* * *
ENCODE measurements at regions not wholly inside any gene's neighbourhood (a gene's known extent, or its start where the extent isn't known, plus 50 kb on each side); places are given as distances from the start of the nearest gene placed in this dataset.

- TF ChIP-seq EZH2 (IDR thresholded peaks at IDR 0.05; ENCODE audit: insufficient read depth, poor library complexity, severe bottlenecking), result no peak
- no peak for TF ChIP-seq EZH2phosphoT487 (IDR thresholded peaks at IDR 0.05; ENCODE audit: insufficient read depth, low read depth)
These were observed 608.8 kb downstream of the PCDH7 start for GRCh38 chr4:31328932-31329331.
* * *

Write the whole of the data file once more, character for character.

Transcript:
ENCODE measurements at regions not wholly inside any gene's neighbourhood (a gene's known extent, or its start where the extent isn't known, plus 50 kb on each side); places are given as distances from the start of the nearest gene placed in this dataset.

- TF ChIP-seq EZH2 (IDR thresholded peaks at IDR 0.05; ENCODE audit: insufficient read depth, poor library complexity, severe bottlenecking), result no peak
- no peak for TF ChIP-seq EZH2phosphoT487 (IDR thresholded peaks at IDR 0.05; ENCODE audit: insufficient read depth, low read depth)
These were observed 608.8 kb downstream of the PCDH7 start for GRCh38 chr4:31328932-31329331.